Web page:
Studies have consistently found that root canal treatment has a success rate ranging from 86 to 98%. Behind that happy statistic, though, are occasional — though rare — failed root canals. To address any concerns you may have about root canal treatment in Chestermere, here’s the information you need to know about root canal failures and how they can be addressed.
What is a root canal failure?
“Failure” is not a technical term with a specific technical meaning, but generally a root canal has failed if the tooth that underwent root canal therapy becomes infected again.
What causes failed root canals?
The failure of endodontic procedures has been attributed to at least seven different factors, but three have been most common.
Undetected canal branches
Teeth do not all have the same interior structure. Every tooth has canals within its structure but, depending on the type and location of the tooth, the number of canals can vary from tooth to tooth. While dentists carefully develop treatment plans for root canal treatment near you, surprises can emerge when surgery begins. Sometimes there are more canals present than expected; sometimes a root canal exists but is not found because it is hidden behind another. If an infection in an unexpected or hidden canal is left behind, that root canal might fail.
In an ideal world, each canal that needs to be cleaned is completely unobstructed. In the real world, though, there are often obstructions that affect a canal that contains infected material and makes cleaning more difficult. Examples of obstructions that can impinge on a canal are another tooth, a filling, etc. When an obstruction is present, the dentist will do their very best to clean every portion of the canal around that obstruction. In such cases, though, some infection material can persist. In such cases, that root canal might fail.
Once an infected tooth has been cleared of infection, your dentist will attempt to seal the tooth completely to prevent it from becoming reinfected. In some cases, though, the root of the patient’s tooth itself has tiny cracks or fissures below the level of the gums and beyond the dentist’s ability to see. In those cases, an infection may penetrate the root and reach the interior of the treated tooth.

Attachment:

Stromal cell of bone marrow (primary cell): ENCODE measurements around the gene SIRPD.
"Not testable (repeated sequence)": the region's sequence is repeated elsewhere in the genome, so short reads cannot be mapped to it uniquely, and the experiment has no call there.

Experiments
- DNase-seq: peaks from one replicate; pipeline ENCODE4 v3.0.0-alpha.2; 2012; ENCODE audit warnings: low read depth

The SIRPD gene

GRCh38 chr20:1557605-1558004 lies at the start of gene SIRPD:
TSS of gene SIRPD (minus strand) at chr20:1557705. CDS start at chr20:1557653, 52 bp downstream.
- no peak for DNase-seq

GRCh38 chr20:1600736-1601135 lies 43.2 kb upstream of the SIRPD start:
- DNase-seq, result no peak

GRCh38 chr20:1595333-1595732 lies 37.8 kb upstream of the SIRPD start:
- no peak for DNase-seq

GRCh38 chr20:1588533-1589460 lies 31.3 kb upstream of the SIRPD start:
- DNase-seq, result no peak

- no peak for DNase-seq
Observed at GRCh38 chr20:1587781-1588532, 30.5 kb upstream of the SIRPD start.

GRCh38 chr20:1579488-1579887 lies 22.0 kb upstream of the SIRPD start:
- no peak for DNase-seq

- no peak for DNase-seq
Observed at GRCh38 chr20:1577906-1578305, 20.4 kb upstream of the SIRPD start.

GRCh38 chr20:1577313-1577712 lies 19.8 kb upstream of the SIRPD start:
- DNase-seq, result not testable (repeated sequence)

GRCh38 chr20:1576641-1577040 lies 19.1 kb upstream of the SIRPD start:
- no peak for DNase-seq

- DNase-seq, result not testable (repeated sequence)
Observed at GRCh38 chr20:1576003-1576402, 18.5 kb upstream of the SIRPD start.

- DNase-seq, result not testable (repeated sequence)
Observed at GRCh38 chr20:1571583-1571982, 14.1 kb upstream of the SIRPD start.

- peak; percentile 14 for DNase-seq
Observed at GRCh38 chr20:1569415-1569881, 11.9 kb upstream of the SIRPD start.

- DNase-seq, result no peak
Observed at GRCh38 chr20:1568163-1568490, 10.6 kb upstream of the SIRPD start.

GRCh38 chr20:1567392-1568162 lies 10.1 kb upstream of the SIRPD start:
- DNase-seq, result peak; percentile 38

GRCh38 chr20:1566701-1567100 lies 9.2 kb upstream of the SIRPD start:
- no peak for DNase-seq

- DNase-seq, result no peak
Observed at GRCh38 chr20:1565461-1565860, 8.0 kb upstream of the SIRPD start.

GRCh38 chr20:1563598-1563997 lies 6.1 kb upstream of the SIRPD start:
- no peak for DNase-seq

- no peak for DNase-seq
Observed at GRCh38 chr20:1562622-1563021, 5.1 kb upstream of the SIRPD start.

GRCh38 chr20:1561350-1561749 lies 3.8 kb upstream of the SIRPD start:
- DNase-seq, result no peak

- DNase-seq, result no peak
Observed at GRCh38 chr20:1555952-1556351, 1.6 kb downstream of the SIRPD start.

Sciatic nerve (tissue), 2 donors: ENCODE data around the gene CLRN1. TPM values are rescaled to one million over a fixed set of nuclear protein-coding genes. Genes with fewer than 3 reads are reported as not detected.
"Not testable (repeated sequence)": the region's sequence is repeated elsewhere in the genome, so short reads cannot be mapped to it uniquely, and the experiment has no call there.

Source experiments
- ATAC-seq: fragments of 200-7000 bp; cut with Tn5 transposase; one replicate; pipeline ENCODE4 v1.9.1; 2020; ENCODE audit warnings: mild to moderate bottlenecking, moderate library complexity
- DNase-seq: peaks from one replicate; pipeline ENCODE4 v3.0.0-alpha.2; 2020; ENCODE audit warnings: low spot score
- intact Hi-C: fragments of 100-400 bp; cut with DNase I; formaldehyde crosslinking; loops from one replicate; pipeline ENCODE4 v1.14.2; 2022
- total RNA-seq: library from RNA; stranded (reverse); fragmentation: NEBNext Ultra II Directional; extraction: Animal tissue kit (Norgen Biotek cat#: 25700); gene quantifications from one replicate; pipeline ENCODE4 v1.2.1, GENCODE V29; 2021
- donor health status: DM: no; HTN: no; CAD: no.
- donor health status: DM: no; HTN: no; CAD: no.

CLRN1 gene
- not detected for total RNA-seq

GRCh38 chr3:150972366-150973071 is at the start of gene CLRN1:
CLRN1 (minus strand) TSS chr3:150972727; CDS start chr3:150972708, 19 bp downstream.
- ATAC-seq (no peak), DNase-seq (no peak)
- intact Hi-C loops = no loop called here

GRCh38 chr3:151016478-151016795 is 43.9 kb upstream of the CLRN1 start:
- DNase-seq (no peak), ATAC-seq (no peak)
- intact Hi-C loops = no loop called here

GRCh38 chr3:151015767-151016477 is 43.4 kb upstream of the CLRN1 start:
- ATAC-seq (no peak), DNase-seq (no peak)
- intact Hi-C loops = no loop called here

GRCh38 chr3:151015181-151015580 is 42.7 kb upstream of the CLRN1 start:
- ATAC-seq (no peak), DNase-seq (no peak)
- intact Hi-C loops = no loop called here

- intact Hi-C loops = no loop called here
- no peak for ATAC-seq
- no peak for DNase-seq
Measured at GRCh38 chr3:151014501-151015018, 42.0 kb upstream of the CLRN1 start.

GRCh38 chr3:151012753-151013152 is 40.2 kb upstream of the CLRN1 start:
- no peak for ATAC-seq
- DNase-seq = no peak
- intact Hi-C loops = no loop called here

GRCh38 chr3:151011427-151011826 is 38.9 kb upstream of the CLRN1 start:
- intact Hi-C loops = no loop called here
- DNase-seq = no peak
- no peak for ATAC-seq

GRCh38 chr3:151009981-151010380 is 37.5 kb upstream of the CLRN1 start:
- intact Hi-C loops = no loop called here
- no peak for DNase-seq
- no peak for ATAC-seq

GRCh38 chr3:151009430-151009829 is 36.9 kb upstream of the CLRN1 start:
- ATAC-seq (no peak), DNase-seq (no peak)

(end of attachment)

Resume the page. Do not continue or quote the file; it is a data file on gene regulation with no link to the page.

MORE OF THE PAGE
What can be done about failed root canals?
In an unusual situation where a root canal treatment has failed, you and your dentist are not without options. There are three primary options available.
The most common response to a failed root canal procedure is simply to repeat that procedure after removing the original crown and filling. As in the first procedure, the retreatment will involve extracting infected material, sealing the tooth against further infection and — later — placing a permanent crown to add structural support to the twice-treated tooth.
In cases where the failure of the original root canal was caused by an obstruction, an apicoectomy is a common option. During an apicoectomy, your dentist will place a tiny incision in your gum. The dentist will access the interior of the root through that flap to get around the obstruction. Once the infected material is extracted, the flap will be closed and the tooth sealed against re-infection.
In the rare event of a failed root canal procedure that can not be remedied by retreatment or an apicoectomy, it may be necessary to extract the infected tooth. While extraction is the last resort, it is a permanent solution. In this unusual situation, your dentist will also assess whether you are a good candidate for a dental implant to replace the extracted tooth.
If you have undergone root canal therapy and are concerned about new symptoms, contact a dentist in Chestermere to confirm your tooth is infection-free or to discuss options for dealing with any new infection.